And by the way, this committee has one of the niftiest logos I’ve ever seen.

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Sunday, September 21, 2008

WilsonFest 2008

It’s been WilsonFest 2008 around here this past week. Brian Wilson’s new collection, That Lucky Old Sun, has played endlessly, and now I’ve added Smile and even Pet Sounds to the mix.

The new CD, like 2004’s long long long delayed (what, 38 years?) Smile, is really a suite of tunes hard to separate. You’re tempted to skip to track eight and listen right now to “Mexican Girl,” but it just wouldn’t be right. These songs work best listened to in context, not individually. For example, this bit from “Midnight’s Another Day” really nails my life of just two years ago:

When there’s no morning without “u”
There’s only darkness the whole day through
Took the diamond from my soul
And turned it back into coal

But it doesn’t work fully for me without this stanza from “Going Home,” two cuts and a few minutes later:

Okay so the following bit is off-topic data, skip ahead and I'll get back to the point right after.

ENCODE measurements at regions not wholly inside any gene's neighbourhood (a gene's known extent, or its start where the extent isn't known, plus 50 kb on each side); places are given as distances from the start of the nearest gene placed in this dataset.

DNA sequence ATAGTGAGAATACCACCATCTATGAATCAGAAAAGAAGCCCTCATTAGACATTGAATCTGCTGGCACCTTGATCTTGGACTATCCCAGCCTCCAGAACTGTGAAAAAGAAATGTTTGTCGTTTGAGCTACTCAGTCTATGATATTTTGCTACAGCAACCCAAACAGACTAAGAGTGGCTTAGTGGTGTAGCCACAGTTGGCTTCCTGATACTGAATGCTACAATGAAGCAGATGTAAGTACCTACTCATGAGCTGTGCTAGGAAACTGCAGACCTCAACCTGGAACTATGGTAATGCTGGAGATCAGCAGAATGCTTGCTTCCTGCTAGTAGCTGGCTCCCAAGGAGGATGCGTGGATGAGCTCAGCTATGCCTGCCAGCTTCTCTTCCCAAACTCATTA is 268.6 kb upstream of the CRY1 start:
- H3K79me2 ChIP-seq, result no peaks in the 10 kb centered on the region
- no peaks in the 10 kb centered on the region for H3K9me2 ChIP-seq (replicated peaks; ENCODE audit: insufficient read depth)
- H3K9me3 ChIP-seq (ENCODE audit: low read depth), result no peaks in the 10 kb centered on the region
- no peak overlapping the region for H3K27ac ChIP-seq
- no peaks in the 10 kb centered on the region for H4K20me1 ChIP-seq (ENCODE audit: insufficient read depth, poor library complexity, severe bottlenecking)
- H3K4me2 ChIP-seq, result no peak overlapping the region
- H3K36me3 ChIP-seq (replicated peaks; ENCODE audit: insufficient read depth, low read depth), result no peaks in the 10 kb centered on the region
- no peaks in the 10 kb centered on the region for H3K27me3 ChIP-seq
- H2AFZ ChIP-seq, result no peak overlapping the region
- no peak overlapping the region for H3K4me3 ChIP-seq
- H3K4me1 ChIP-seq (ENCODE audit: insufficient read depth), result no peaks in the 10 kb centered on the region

I heard my sound and found my smile
Living in love, yeah yeah yeah, it’s been a while

That Lucky Old Sun isn’t as ambitious or even as addictive as Smile. But it’s still joyous, a terrific follow-up, and a much-appreciated report from Brian on where his life is at the moment. It’s like oxygen to the brain.

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Tuesday, September 16, 2008

The ruins of Empire

While everybody else is posting photos of the Hurricane Ike devastation on the Texas coast, the folks at Environmental Graffiti are offering up creepy shots of this railway station in Abkhazia, northwestern Georgia, abandoned almost two decades since the collapse of the USSR. This railway was, in its prime, a busy passenger line between Abkhazia and Russia. I find these pictures both eerie and fascinating.

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Sunday, September 14, 2008

To preserve and protect...

Hat tip to Wendy.

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Thursday, September 11, 2008

Gregory Mcdonald RIP

Author Gregory Mcdonald died from cancer last Sunday. He was 71.